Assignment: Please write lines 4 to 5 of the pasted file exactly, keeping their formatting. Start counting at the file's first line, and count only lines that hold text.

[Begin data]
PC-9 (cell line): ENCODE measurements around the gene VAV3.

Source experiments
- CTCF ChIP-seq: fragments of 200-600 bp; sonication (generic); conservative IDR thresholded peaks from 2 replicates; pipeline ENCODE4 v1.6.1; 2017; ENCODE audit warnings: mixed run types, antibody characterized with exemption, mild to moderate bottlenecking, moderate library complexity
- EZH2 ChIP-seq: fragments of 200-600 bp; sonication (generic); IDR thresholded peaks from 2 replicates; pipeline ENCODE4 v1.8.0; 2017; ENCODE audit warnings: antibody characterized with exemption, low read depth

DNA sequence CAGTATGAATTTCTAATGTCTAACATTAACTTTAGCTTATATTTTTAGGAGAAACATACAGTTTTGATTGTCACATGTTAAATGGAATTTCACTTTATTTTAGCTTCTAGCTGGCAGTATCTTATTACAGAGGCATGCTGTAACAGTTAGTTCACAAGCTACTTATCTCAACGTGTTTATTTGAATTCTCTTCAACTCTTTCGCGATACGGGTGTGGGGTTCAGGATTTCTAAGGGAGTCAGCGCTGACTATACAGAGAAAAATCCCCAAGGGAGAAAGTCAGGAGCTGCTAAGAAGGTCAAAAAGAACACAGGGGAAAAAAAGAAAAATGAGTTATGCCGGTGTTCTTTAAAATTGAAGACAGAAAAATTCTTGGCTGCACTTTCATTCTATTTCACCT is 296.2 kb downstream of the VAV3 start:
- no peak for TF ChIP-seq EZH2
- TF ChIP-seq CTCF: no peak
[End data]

- EZH2 ChIP-seq: fragments of 200-600 bp; sonication (generic); IDR thresholded peaks from 2 replicates; pipeline ENCODE4 v1.8.0; 2017; ENCODE audit warnings: antibody characterized with exemption, low read depth

DNA sequence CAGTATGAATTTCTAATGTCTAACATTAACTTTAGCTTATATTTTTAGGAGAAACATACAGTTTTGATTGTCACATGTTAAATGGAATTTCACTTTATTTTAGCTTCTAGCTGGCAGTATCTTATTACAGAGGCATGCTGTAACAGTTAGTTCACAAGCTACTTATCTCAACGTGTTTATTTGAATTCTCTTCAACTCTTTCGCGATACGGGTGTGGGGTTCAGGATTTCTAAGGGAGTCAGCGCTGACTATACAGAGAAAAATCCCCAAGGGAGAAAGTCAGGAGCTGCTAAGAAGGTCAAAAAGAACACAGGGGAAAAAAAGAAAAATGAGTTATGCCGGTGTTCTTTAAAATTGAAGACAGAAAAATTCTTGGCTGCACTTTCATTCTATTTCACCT is 296.2 kb downstream of the VAV3 start: